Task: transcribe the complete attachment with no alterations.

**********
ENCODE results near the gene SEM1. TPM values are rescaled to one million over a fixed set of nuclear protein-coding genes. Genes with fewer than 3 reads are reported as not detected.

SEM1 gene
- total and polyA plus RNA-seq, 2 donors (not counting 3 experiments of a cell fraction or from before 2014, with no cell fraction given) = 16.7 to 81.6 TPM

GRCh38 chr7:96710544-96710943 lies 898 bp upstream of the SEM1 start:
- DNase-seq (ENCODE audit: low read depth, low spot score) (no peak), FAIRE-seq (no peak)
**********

ENCODE results near the gene SEM1. TPM values are rescaled to one million over a fixed set of nuclear protein-coding genes. Genes with fewer than 3 reads are reported as not detected.

SEM1 gene
- total and polyA plus RNA-seq, 2 donors (not counting 3 experiments of a cell fraction or from before 2014, with no cell fraction given) = 16.7 to 81.6 TPM

GRCh38 chr7:96710544-96710943 lies 898 bp upstream of the SEM1 start:
- DNase-seq (ENCODE audit: low read depth, low spot score) (no peak), FAIRE-seq (no peak)